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concerts in the company of his twin brothers, Modest and Anatoly.

As Modest
later recalled in the biography of his brother:

At the house of Prince Beloselsky there was a charity concert for amateurs.
Pyotr Ilich and we, the twins, were among the audience. There, too, was Anton
Grigoryevich Rubinstein in the prime of his unique, monstrousif you can put
it like thatbeauty, as a man of genius and then at the height of his artistic fame.
Pyotr Ilich pointed him out to me for the rst time, and now, forty years later, I
can vividly remember the agitation, the delight, and the reverence with which the
future pupil gazed at his future teacher. He no longer looked at the stage, but, like a
love-crazed youth, nervously followed the unapproachable maiden at a distance
he did not tear his eyes away from his divinity, and, during the intervals, he
walked behind him unnoticed, trying to catch his voice, and envying the people
who were fortunate enough to shake his hand. . . . Indeed, Anton Grigoryevich was
the rst one who gave the budding composer the model of an artist boundlessly
devoted to the interests of his art and honest to the smallest detail in his strivings
and in his methods for attaining his goal. In this sense, incomparably more than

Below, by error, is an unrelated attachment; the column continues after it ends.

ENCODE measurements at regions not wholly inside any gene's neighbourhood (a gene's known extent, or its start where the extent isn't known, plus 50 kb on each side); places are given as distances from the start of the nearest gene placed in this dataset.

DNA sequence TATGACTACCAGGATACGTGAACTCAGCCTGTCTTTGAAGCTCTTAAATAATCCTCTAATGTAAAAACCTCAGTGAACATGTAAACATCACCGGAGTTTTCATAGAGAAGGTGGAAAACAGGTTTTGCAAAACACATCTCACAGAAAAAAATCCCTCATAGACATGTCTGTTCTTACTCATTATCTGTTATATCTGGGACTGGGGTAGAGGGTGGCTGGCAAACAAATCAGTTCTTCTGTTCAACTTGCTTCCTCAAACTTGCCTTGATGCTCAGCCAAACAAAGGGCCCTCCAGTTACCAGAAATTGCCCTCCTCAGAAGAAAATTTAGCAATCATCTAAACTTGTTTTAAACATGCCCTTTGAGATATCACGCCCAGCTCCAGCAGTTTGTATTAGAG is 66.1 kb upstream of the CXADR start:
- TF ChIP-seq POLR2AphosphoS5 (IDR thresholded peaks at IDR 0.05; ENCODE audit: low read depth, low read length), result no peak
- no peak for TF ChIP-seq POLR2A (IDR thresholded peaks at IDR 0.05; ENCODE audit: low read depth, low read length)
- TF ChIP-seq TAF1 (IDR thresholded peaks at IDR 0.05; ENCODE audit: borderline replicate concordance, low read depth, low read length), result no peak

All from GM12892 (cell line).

because of the lessons in composition and orchestration, Pyotr Ilich was his pupil.
With Pyotr Ilichs inherent talent and the thirst for study which gripped him, any
other teacher could have given him essentially that which Anton Grigoryevich gave
him, without impressing in any way his inuence on the compositions of Pyotr
Ilich. As an energetic, irreproachably pure gure, as an artist of genius, as a person
incapable of any compromise with his conscience, the indefatigable enemy of char-
latanism, majestically disdaining inated banality, and allowing no concessions to
it, and as an unceasing toilerhe was unquestionably a teacher who left a pro-
found impression on the artistic career of Pyotr Ilich.88

When the Conservatory opened in 1862 Tchaikovsky was still working as a

clerk at the Ministry of Justice, living the carefree life of a socialite and taking
his rst tentative steps toward a career in music. He nally resigned his post at
the ministry in the spring of 1863 but began receiving composition lessons from
Rubinstein only in the fall of that year; previously (186162) he had worked
through Marxs course in harmony with Zaremba, and then, during the conser-
vatorys rst year, strict counterpoint and church modes from the book by Bel-
lermann.89 Thus, in the fall of 1863, he was attending Zarembas class in form
and simultaneously Anton Rubinsteins recently opened class in orchestration.
Laroche has left us a lucid portrait of Rubinstein at this period: The mighty
personality of the director of the Conservatory inspired in us students endless
love mixed with not a small dose of fear. In reality, there was not a head more
indulgent and good-natured, but his gloomy look, quick temper, and turbulent
character, combined with the charm of a name famed throughout Europe,
nevertheless acted on people in an unusually imposing manner. It was the cher-
ished desire of all piano students to get into his large classes, Laroche tells us,
which consisted of three male students and a veritable ock of female ones.
One of the tasks he set for students was to play Czernys Tgliche Studien in all
twelve keys and with the same ngering. As a lecturer, Laroche compares him
to Zaremba. The latter, despite his Polish origins, spoke Russian perfectly with

110 Anton Rubinstein